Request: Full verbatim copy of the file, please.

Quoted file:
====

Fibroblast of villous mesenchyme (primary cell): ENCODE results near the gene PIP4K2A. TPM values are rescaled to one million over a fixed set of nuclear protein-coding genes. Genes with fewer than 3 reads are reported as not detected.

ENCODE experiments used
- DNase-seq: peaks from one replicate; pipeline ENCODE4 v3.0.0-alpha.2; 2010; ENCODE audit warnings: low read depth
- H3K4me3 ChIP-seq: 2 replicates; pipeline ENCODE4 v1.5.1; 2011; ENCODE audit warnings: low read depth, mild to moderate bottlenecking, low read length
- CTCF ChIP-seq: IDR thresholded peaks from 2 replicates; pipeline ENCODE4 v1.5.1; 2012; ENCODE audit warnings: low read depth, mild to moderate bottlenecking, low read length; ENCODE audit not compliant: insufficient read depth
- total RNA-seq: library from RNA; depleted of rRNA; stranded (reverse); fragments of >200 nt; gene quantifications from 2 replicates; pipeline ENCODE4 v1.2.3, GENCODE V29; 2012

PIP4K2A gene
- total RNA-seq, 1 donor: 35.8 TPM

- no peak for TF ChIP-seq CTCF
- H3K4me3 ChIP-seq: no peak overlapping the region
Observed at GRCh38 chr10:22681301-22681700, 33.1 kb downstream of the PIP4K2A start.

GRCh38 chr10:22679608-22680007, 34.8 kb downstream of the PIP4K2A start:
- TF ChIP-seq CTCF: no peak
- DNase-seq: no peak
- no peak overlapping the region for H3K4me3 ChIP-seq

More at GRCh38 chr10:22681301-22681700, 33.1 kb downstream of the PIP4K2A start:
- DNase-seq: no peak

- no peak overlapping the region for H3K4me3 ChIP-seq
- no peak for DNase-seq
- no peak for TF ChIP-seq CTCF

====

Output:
Fibroblast of villous mesenchyme (primary cell): ENCODE results near the gene PIP4K2A. TPM values are rescaled to one million over a fixed set of nuclear protein-coding genes. Genes with fewer than 3 reads are reported as not detected.

ENCODE experiments used
- DNase-seq: peaks from one replicate; pipeline ENCODE4 v3.0.0-alpha.2; 2010; ENCODE audit warnings: low read depth
- H3K4me3 ChIP-seq: 2 replicates; pipeline ENCODE4 v1.5.1; 2011; ENCODE audit warnings: low read depth, mild to moderate bottlenecking, low read length
- CTCF ChIP-seq: IDR thresholded peaks from 2 replicates; pipeline ENCODE4 v1.5.1; 2012; ENCODE audit warnings: low read depth, mild to moderate bottlenecking, low read length; ENCODE audit not compliant: insufficient read depth
- total RNA-seq: library from RNA; depleted of rRNA; stranded (reverse); fragments of >200 nt; gene quantifications from 2 replicates; pipeline ENCODE4 v1.2.3, GENCODE V29; 2012

PIP4K2A gene
- total RNA-seq, 1 donor: 35.8 TPM

- no peak for TF ChIP-seq CTCF
- H3K4me3 ChIP-seq: no peak overlapping the region
Observed at GRCh38 chr10:22681301-22681700, 33.1 kb downstream of the PIP4K2A start.

GRCh38 chr10:22679608-22680007, 34.8 kb downstream of the PIP4K2A start:
- TF ChIP-seq CTCF: no peak
- DNase-seq: no peak
- no peak overlapping the region for H3K4me3 ChIP-seq

More at GRCh38 chr10:22681301-22681700, 33.1 kb downstream of the PIP4K2A start:
- DNase-seq: no peak

- no peak overlapping the region for H3K4me3 ChIP-seq
- no peak for DNase-seq
- no peak for TF ChIP-seq CTCF